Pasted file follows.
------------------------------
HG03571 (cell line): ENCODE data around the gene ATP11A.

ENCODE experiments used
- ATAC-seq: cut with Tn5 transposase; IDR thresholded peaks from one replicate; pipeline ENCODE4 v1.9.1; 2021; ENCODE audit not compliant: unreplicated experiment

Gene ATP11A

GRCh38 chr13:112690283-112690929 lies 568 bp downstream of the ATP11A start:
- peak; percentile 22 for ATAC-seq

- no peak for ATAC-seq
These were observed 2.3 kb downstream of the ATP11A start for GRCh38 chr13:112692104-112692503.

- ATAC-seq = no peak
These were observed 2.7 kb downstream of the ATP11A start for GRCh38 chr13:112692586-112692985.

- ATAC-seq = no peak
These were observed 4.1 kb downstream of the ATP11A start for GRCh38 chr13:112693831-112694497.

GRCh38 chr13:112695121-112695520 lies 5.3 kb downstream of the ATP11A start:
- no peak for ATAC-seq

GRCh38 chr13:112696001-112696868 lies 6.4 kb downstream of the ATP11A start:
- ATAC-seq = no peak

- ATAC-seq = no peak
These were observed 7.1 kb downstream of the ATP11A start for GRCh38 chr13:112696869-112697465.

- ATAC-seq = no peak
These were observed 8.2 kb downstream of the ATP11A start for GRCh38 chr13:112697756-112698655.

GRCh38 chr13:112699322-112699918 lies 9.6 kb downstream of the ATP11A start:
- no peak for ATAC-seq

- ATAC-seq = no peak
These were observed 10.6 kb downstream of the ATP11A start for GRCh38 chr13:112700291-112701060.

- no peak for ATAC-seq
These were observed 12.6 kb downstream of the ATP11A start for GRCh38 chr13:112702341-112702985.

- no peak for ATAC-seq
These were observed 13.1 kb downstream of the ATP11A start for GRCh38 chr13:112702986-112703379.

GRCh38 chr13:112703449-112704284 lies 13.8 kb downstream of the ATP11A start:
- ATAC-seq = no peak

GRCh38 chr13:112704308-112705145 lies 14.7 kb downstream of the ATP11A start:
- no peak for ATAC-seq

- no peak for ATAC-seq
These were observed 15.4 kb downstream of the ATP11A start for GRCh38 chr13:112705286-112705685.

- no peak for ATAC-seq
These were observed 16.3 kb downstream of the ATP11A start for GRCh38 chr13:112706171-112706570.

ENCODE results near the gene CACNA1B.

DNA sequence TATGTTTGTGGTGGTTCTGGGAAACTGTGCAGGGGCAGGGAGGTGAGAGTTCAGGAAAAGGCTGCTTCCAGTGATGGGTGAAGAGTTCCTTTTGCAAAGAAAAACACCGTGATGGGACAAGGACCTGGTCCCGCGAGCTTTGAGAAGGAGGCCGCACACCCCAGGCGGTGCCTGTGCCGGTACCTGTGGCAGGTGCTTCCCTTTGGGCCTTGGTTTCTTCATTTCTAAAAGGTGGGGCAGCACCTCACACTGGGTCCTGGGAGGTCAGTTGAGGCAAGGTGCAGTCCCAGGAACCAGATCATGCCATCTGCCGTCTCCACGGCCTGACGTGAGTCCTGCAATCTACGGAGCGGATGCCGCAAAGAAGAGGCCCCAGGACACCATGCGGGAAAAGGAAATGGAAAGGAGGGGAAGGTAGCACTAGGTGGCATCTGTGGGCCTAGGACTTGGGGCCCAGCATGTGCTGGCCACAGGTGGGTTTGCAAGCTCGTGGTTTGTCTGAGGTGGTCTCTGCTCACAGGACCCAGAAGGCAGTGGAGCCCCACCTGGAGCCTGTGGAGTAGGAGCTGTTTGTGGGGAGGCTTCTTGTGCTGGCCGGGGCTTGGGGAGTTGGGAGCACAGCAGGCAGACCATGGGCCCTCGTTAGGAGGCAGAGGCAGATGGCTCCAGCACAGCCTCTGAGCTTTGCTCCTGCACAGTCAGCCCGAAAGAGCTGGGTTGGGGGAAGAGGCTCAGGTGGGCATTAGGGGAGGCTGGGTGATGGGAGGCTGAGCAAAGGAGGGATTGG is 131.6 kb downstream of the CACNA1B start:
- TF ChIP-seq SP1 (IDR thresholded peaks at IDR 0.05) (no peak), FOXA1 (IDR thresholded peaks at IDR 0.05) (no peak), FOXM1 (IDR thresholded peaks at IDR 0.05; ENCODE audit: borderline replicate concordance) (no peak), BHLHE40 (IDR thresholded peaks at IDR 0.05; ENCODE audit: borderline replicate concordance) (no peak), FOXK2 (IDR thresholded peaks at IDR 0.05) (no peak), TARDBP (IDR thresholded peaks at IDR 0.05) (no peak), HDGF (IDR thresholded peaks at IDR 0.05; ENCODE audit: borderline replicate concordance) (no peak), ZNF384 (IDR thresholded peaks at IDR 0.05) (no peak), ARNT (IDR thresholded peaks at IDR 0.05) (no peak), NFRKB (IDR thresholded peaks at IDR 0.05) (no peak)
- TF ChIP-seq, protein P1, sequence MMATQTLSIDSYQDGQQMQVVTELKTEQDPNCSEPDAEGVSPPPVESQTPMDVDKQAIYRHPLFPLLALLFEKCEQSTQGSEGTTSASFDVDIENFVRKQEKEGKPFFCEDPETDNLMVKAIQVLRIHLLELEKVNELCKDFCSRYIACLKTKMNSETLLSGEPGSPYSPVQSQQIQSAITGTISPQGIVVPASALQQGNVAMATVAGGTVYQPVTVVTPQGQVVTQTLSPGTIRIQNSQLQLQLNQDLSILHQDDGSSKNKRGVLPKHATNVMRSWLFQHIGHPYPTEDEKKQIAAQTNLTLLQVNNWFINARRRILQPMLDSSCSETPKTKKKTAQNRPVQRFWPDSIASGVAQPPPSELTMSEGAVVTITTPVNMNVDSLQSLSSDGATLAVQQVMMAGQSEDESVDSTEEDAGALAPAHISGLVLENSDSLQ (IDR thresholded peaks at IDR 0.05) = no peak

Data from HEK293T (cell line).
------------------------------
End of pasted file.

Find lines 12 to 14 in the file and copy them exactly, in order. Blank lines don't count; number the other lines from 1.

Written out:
These were observed 4.1 kb downstream of the ATP11A start for GRCh38 chr13:112693831-112694497.

GRCh38 chr13:112695121-112695520 lies 5.3 kb downstream of the ATP11A start:
- no peak for ATAC-seq